% sudo pear install Services_Amazon-0.2.0
	downloading Services_Amazon-0.2.0.tgz …
	Starting to download Services_Amazon-0.2.0.tgz (8,086 bytes)
	.....done: 8,086 bytes
	install ok: Services_Amazon 0.2.0

This will bypass any stability check and is handy when you want to revert to an earlier version of a module when a later version fails to work.

You can find out which PEAR modules are already installed on your system by using the list command:

	% pear list
	Installed packages:
	===================
	Package              Version State
	Archive_Tar			 1.1     stable
	Benchmark            1.2.3   stable
    Cache                1.5.4   stable
	Console_Getopt       1.2     stable
	DB                   1.7.6   stable
    HTML_Template_IT     1.1     stable
	HTTP                 1.3.6   stable
    HTTP_Client          1.0.0   stable
    HTTP_Request         1.2.4   stable
    Image_Barcode        1.0.4   stable
    Log                  1.8.7   stable
    Net_Curl             0.2     stable
    Net_SmartIRC         1.0.0   stable
    Net_Socket           1.0.6   stable
    Net_URL              1.0.14  stable
    Net_UserAgent_Detect 2.0.1   stable
    PEAR                 1.3.5   stable
    PHPUnit              1.2.3   stable
    PHPUnit2             2.2.1   stable
	SOAP                 0.9.1   beta
	Services_Amazon      0.2.0   beta
    Services_Google      0.1.1   alpha
    Services_Weather     1.3.1   stable
    Services_Yahoo       0.1.0   alpha
    XML_Parser           1.2.6   stable
    XML_RPC              1.2.2   stable
    XML_RSS              0.9.2   stable
    XML_Serializer       0.16.0  beta
    XML_Tree             1.1     stable
    XML_Util             1.1.1   stable

Warning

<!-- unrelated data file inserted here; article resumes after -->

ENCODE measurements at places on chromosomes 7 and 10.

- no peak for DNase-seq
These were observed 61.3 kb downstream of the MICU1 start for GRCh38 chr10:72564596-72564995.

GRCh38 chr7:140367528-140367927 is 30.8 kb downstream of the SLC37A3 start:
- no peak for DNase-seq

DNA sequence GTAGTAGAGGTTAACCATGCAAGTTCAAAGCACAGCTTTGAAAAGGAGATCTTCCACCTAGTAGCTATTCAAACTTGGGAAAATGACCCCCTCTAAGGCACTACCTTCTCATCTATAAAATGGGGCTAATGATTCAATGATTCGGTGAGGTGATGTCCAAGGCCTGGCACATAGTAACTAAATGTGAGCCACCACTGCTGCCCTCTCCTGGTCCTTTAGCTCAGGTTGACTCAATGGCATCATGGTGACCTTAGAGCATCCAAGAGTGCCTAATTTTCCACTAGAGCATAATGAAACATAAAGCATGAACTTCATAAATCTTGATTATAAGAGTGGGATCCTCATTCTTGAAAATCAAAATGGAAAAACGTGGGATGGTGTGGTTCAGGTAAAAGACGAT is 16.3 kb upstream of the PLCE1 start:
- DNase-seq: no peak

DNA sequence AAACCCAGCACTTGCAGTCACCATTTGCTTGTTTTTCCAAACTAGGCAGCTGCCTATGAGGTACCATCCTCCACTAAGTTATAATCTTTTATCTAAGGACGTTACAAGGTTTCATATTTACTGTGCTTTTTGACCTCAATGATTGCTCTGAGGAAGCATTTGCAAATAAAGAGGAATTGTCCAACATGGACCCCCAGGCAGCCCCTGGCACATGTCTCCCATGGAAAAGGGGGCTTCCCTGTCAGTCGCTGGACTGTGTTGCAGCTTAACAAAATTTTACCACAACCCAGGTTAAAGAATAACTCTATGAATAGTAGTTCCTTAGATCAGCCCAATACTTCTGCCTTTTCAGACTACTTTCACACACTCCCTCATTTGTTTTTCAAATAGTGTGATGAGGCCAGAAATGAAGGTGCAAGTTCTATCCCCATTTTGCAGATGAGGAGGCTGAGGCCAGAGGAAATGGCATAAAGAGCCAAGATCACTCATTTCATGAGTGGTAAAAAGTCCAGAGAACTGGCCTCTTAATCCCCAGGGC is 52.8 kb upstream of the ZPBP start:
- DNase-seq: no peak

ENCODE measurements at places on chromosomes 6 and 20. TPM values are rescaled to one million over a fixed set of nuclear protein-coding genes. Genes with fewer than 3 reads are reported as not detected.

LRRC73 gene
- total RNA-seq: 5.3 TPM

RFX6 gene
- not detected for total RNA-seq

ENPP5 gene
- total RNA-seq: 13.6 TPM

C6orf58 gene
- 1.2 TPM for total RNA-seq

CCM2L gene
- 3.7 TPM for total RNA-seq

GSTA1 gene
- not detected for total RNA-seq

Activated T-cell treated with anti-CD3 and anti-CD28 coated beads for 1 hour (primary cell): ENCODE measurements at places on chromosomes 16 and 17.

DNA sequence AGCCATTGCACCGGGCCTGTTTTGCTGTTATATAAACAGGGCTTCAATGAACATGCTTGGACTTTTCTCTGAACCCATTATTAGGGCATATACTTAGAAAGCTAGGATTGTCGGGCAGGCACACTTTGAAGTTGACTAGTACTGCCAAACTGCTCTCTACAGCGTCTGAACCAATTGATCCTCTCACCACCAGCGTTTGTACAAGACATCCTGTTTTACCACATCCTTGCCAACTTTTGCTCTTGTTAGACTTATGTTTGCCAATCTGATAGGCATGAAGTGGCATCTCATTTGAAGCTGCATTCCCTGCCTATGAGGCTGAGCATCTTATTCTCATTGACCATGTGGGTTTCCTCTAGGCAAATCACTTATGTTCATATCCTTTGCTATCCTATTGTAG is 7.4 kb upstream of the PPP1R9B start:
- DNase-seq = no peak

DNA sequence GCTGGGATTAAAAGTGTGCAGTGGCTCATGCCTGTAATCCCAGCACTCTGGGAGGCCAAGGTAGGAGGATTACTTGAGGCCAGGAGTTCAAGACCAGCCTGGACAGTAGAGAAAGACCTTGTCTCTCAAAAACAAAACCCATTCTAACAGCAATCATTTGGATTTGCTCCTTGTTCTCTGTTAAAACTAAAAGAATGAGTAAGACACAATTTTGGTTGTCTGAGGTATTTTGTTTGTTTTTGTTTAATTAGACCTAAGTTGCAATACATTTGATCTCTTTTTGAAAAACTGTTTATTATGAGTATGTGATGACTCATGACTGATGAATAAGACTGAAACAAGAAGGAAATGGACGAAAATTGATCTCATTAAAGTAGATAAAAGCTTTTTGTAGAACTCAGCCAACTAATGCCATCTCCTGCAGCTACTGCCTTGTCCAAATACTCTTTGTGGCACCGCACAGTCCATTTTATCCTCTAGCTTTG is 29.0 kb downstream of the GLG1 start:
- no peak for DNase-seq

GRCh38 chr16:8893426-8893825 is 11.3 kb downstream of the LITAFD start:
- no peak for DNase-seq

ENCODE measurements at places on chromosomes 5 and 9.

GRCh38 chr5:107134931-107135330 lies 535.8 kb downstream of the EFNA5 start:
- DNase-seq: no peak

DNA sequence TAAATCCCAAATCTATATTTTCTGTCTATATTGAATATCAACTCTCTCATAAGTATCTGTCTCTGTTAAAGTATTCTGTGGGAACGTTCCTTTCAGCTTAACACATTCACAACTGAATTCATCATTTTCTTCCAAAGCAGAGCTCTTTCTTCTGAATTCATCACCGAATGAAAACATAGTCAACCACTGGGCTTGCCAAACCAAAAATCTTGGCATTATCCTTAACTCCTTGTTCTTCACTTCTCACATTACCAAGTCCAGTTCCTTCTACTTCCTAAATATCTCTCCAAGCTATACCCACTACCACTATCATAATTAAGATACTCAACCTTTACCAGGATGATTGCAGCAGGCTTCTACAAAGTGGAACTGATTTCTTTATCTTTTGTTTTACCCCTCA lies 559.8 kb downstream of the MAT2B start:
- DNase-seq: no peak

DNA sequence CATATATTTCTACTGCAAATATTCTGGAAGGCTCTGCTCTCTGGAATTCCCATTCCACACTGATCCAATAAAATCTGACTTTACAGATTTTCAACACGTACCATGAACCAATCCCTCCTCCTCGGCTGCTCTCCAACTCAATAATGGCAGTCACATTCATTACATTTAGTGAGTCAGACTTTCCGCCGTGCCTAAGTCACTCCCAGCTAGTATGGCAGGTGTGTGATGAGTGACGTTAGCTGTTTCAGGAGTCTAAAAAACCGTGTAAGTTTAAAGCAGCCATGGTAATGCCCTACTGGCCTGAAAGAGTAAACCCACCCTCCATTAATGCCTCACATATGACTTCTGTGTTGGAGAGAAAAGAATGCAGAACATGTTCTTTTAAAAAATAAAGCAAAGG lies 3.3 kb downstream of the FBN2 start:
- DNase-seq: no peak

Don't confuse list with list-all; the first lists installed modules, and the second lists available modules.

Becoming fluent with PEAR is critical to making the best use of PHP. The libraries built into PHP are fine, but the additional PEAR modules make PHP a true rapid application development environment.

Installing PEAR Modules on Your ISP

Because you don't have super-user access on an ISP machine, you will need to be a little cleverer about how you install PEAR modules. The first step is to establish a library directory where the PEAR modules will go. You do this by creating the directory on your ISP machine. Then you use the ini_set command to add the directory onto the include path, as shown in the following code fragment:

	<?php
		 ini_set( 'include_path',
		 ini_get( 'include_path' ).PATH_SEPARATOR."/users/jherr/mylibs" );
		 ?>

Tip

This code should go into your PHP page or into a common PHP header that is included on every page.

This adds the directory /users/jherr/mylibs to the list of paths that the include and require directives will search. You must do this before attempting to require or include any installed PEAR modules.

After creating the library directory and tweaking the include path, you can download the PEAR module you want to install from the PEAR site (http://pear.php.net/). Unpack it and place the source files in the library directory you just specified (/users/jherr/mylibs in this example).